Tab Bar Controllers

Tab Bar Controllers are different from Navigation Controllers. They can contain Navigation Controllers inside of it, but Navigation Controllers can't contain Tab Bar Controllers inside them.

You could see Tab Bar Controllers in Music.app on your iOS device. They are just horizontal buttons in the very bottom of your screen that group application screens by some property. When you tap on one of the Tab Bar buttons, it will take you to another screen.

Tab Bar Controllers usually take a lot of code to initialize in a plain Objective-C-style code:

        def application(app, didFinishLaunchingWithOptions: options)
          # create screens:
          first_screen = HomeScreen.new
          second_screen = MoodHistoryScreen.new

          # we want our screens to be inside of a Navigation Controller:
          nav_controller_first = UINavigationController.alloc.initWithRootViewController first_screen
          nav_controller_second = UINavigationController.alloc.initWithRootViewController second_screen

          # create array of our tabs (screens):
          tabs = [nav_controller_first, nav_controller_second]

          # now creating a Tab Bar Controller:
          tab_bar = UITabBarController.new
          tab_bar.delegate = self

          # and setting our tabs on a tab bar:
          tab_bar.viewControllers = tabs

          @window = UIWindow.alloc.initWithFrame(UIScreen.mainScreen.bounds)
          @window.rootViewController = tab_bar
          @window.makeKeyAndVisible
        end
      
Good thing that we have ProMotion. Instead of 23 lines of code, we can use only 4:
        def on_load(app, opts={})
          # create a tab bar with 2 screens, each inside Navigation Controller
          open_tab_bar HomeScreen.new(nav_bar: true,
            MoodHistoryScreen.new(nav_bar: true)
        end
      
The result will be the same in both cases: tab bar controller with two screens, each inside of a Navigation Controller.

To make your tab look better, we can use ProMotion's class method tab_bar_item to set custom icons and titles. Let's set them on both of our screens:

        class MoodHistoryScreen < PM::Screen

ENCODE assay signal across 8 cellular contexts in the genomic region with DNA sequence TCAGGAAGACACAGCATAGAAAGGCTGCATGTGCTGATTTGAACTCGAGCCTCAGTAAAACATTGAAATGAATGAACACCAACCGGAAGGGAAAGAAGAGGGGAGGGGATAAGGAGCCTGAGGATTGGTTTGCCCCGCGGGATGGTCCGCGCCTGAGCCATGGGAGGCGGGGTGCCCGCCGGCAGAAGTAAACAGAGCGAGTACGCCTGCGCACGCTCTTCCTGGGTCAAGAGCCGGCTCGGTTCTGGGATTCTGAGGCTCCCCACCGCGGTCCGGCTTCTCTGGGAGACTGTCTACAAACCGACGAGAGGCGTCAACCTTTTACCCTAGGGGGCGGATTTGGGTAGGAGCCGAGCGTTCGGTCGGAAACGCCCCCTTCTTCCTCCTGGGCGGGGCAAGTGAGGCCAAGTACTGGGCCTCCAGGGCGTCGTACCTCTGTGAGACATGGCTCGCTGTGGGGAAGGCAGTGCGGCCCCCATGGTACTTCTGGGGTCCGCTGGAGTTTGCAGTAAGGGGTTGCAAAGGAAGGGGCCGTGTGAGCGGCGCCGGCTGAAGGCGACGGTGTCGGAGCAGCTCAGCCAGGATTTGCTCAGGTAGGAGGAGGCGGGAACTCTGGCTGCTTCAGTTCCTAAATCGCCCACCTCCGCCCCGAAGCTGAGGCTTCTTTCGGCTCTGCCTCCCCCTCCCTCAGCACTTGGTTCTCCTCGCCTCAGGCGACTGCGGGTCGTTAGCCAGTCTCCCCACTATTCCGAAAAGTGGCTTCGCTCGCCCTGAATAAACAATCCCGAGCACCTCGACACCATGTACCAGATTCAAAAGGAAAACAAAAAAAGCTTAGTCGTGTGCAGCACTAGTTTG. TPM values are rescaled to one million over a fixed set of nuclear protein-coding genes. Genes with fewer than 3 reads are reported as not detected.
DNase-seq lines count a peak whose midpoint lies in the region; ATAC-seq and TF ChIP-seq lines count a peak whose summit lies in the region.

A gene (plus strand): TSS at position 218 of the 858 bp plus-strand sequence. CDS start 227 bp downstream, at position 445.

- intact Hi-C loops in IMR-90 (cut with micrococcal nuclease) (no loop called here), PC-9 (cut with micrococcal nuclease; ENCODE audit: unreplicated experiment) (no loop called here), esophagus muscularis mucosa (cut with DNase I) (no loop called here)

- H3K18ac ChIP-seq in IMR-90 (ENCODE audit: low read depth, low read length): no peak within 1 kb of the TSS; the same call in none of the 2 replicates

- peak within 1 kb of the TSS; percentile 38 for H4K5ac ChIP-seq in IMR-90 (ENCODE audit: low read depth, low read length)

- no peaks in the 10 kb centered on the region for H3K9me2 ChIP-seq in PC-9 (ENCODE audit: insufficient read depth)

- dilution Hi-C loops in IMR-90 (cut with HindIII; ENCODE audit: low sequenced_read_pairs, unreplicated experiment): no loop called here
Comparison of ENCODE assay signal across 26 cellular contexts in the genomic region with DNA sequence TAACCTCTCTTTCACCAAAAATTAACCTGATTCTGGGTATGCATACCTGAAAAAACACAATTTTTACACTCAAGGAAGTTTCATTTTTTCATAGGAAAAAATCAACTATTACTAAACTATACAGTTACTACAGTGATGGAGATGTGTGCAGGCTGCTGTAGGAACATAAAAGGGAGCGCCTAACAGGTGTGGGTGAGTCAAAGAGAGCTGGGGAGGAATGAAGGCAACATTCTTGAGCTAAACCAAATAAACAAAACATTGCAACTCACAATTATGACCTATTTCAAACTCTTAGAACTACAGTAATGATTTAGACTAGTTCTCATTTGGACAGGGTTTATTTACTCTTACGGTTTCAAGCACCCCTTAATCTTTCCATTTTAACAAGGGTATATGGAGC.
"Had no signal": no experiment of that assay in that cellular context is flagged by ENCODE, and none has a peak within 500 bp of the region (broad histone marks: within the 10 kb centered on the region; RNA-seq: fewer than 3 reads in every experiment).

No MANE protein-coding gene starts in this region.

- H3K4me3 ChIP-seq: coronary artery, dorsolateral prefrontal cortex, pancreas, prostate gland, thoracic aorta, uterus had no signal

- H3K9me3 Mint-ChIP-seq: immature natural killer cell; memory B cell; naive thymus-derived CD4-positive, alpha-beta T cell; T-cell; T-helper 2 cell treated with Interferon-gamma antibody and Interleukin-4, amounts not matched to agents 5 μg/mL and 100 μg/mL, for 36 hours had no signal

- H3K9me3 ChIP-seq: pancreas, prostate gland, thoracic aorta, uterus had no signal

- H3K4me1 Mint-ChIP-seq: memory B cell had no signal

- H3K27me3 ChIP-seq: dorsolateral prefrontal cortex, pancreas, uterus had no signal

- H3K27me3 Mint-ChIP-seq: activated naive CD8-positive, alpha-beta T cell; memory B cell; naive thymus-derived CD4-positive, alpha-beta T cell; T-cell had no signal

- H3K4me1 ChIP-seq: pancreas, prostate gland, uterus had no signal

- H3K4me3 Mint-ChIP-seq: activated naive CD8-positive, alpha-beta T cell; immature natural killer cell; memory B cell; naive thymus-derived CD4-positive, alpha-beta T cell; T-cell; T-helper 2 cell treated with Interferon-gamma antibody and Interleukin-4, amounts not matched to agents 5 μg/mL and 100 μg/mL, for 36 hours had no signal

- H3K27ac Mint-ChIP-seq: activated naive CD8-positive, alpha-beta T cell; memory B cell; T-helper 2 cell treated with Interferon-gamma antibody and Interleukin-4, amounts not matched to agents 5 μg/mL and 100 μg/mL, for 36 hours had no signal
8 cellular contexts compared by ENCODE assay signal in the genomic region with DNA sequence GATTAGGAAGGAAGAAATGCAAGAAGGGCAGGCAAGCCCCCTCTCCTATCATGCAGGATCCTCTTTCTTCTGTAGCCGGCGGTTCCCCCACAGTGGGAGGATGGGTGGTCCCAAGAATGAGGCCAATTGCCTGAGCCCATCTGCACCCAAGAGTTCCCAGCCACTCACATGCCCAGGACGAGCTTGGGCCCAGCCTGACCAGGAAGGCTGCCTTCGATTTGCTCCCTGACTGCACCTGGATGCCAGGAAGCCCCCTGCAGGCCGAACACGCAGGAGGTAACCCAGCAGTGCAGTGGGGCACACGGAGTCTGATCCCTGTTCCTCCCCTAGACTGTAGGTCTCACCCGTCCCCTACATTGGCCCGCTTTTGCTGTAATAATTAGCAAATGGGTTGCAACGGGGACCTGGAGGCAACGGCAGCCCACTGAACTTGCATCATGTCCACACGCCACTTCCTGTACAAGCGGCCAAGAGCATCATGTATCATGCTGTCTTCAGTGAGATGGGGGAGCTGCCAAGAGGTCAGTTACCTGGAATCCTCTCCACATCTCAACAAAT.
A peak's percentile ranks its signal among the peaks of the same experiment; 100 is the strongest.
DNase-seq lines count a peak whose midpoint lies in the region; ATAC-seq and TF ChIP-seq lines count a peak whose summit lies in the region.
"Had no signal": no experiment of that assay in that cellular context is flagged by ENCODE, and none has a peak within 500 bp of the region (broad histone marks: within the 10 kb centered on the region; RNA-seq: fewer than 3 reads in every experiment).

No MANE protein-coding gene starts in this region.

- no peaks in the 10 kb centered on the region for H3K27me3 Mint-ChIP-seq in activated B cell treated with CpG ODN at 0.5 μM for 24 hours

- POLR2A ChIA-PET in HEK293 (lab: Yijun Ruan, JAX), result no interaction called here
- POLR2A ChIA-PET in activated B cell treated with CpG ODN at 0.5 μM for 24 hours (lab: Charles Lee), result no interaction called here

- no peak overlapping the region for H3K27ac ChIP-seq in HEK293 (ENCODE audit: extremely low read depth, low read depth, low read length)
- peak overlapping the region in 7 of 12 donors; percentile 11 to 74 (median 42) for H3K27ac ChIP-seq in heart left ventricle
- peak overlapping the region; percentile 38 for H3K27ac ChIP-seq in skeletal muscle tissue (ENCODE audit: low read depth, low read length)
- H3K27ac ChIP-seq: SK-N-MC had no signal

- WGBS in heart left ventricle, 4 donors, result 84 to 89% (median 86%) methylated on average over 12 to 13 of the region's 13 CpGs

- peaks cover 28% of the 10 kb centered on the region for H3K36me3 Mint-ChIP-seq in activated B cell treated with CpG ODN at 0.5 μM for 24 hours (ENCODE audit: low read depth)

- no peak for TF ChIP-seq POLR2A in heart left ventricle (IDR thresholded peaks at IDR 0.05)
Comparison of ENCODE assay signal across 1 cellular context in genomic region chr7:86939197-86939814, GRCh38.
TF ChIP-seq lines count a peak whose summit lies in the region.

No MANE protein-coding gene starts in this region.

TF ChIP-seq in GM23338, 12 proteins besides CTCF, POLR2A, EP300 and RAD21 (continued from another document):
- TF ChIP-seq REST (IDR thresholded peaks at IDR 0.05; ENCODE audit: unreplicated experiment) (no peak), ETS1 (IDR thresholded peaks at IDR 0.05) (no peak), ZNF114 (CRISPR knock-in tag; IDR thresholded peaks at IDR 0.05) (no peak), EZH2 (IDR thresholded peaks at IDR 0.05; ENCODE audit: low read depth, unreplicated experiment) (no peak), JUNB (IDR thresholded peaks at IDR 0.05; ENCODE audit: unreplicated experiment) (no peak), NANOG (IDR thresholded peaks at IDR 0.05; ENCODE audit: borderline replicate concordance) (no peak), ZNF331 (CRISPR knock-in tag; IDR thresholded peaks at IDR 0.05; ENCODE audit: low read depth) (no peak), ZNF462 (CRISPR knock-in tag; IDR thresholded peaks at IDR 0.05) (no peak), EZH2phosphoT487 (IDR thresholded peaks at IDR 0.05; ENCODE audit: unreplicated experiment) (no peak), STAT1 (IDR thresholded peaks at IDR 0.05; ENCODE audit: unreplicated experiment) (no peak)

title "Mood History"
          tab_bar_item system_item: UITabBarSystemItemHistory

          # MoodHistoryScreen code continues ...

        end

        class HomeScreen < PM::Screen
          tab_bar_item title: "Home", item: "images/home"

          # HomeScreen code continues ...
        end
      
system_item here means that we are going to use system icon instead of our own. You can draw a custom icon yourself, and specify its name in the item: "your_icon" and tab title in the title: "Custom Title". In our example, we used system History icon (title has been also set automatically). For a Home screen, I draw a small icon named home.png in 3 sizes (3@, 2@, 1@), and put it inside /resources/images. Result looks like this:

To see the list of all available system icons, you can visit Apple Docs

As usual, all main interactions with Tab Bar Controller don't need any additional code: user can switch between tabs and iOS will automatically highlight active tab, will change text and image color, etc. If you want to do it programmatically, you can always use the open_tab method with specified tab title or its index (starting from 0). If you need to do some custom stuff when a user selects the tab, you can use delegate method on_tab_selected(screen):

        def on_tab_selected(screen)
          # some action
        end
      

Summary

Tab Bars Controllers used to switch between multiple screens. When a user selects some tab, the controller will open root view controller for a given tab. Remember that Tab Bar Controllers can contain Navigation Controllers, but it can't be the other way: Tab Bar Controller can't be inside of any other controller - it has to be always the main controller in your app.

More info on Tab Bar Controllers can be found at Apple Docs.

Book Index | Next